Between Turning it Off and On Again

In a simpler time, before Windows Vista Home AnythingI’ve spent most of this week working on my computer. Or rather, I made a small tweak to one element of my computer on Tuesday, and one thing led to another, and the next thing I know I’m rebooting for three hours straight and opening up the CPU to check a SATA connection and Thursday evaporated in a puff of smoke.

Anyhow, the end result is that I have a lot of catching up to do today, meaning our regular Friday movie roundup will be slightly abbreviated. But not too much, I guess, since there are plenty of openings.

“The Baby Formula”: A mockumentary about duelling lesbian pregnancies. Susan kinda hated it at Inside Out, and hasn’t warmed to it much since then.

“Food, Inc.”: An actual documentary about the state of American (and, by extension, North American) food production and preparation, built around the work of crusading journalist and “Fast Food Nation” author Eric Schlosser. See it, and you will probably crap yourself — either in terror, or due to E. Coli contamination on the hot dog you bought at the concession stand. Susan explains.

“The Green Chain”: A mockumentary about environmentalists. Neither Susan nor Adam has much patience for it, though the presence of Tricia “Six” Helfer means it’ll have a long, long life on the DVD shelves.

The Proposal“: In which Sandra Bullock plays an ill-mannered, intimidating Canadian book editor who blackmails her American assistant into marrying her so she can stay in New York and … wait, what? A Canadian? Ill-mannered? Seriously, we can only suspend so much disbelief before we pull something.

Summer Hours“: Olivier Assayas’ melancholy family study — starring Charles Berling, Juliette Binoche and Jeremie Renier as globally dispersed siblings trying to divide their late mother’s estate — captures something really powerful about the meaning of objects. It’s one of last year’s best films; don’t wait for the DVD release, see it with people.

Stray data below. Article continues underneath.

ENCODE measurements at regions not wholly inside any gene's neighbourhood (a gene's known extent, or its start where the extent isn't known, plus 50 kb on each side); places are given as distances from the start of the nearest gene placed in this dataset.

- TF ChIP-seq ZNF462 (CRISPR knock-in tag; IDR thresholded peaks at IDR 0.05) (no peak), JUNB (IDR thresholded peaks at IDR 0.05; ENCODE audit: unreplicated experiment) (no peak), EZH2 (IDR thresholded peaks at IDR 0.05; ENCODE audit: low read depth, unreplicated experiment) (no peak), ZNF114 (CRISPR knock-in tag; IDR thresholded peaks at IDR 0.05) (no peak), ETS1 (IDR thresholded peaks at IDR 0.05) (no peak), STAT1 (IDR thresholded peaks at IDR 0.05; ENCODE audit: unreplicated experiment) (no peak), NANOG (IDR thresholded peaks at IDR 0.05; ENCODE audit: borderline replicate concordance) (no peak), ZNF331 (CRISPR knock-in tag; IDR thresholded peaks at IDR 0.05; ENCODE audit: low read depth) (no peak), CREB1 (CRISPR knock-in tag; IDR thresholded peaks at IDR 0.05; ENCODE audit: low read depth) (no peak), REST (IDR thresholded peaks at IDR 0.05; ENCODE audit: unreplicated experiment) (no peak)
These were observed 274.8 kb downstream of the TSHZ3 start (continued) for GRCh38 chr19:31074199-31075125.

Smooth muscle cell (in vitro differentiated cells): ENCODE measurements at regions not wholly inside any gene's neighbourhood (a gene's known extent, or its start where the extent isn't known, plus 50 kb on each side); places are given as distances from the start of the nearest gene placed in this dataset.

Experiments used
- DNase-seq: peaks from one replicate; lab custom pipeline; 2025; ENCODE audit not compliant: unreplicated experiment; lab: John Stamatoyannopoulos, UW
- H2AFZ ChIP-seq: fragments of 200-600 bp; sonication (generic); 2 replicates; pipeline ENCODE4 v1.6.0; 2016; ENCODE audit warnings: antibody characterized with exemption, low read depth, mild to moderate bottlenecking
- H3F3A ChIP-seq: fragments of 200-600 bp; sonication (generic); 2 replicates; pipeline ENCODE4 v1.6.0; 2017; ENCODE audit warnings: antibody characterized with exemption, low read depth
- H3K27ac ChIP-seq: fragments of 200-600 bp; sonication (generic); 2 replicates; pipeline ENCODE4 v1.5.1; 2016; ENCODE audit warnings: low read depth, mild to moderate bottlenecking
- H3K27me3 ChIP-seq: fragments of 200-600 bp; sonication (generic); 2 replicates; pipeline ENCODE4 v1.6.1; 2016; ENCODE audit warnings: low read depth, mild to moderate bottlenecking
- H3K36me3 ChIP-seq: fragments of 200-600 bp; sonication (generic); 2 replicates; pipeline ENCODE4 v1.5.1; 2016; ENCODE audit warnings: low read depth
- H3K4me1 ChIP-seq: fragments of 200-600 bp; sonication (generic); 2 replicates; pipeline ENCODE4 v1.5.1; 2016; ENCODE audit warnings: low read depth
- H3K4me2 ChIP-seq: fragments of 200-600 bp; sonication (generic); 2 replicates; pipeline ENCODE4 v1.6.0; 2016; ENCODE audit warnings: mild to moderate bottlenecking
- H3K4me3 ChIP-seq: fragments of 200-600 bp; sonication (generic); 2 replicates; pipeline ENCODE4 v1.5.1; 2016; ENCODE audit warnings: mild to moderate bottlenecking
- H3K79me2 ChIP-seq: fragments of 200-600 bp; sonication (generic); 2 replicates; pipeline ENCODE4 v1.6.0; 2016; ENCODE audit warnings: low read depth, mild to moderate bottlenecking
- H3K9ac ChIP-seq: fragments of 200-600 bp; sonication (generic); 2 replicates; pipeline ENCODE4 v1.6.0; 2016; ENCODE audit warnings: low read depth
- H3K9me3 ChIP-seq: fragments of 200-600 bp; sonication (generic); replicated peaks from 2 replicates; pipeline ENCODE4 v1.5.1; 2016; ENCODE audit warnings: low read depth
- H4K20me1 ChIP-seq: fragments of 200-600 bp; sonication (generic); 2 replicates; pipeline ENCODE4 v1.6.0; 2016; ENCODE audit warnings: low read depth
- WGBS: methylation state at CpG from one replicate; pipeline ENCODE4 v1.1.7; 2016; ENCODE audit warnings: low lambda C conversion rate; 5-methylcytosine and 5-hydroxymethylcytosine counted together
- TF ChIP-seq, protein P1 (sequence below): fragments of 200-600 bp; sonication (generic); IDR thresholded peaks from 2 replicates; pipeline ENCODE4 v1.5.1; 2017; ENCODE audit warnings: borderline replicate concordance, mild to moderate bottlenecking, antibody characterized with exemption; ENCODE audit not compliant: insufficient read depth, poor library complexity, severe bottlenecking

“Victoria Day”: The directorial debut of Toronto author David Bezmozgis reflects on Toronto teenage life in 1988; Susan and Jason admire it enough that I’m intrigued to see it — especially since it’s set at Newtonbrook Secondary School, just one year after I graduated from that particular institution. I bet that entranceway mural is as horrible as I remember.

“Wind Man”: The year’s second Kazakh feature is an absurdist drama about isolated villagers dealing with the arrival of an elderly, winged man in the town square. “Nice, but it’s no ‘Tulpan’,” say Rad and Adam.

Year One“: Jack Black and Michael Cera blunder through a series of Biblical misadventures (Cain and Abel! Sodom and Gomorrah!) for our mild amusement in Harold Ramis’ very silly comedy. Remember “Wholly Moses!”? It’s like that, except there are actual jokes, and you won’t hate yourself afterward. My review should be up on the NOW site later this morning. UPDATE: There it is!

That’s going to have to be it for today. Time to update my graphics drivers … say a prayer for me, would you?

2 thoughts on “Between Turning it Off and On Again”

  1. A movie about Newtonbrook in 1988?! That’s MY graduating year.

    Shame it’s not playing outside Toronto (e.g. London) as far as I can tell.

  2. Yeah, it’s getting a pretty modest release … but it’ll probably at the rep cinema by the time school starts back up in September.

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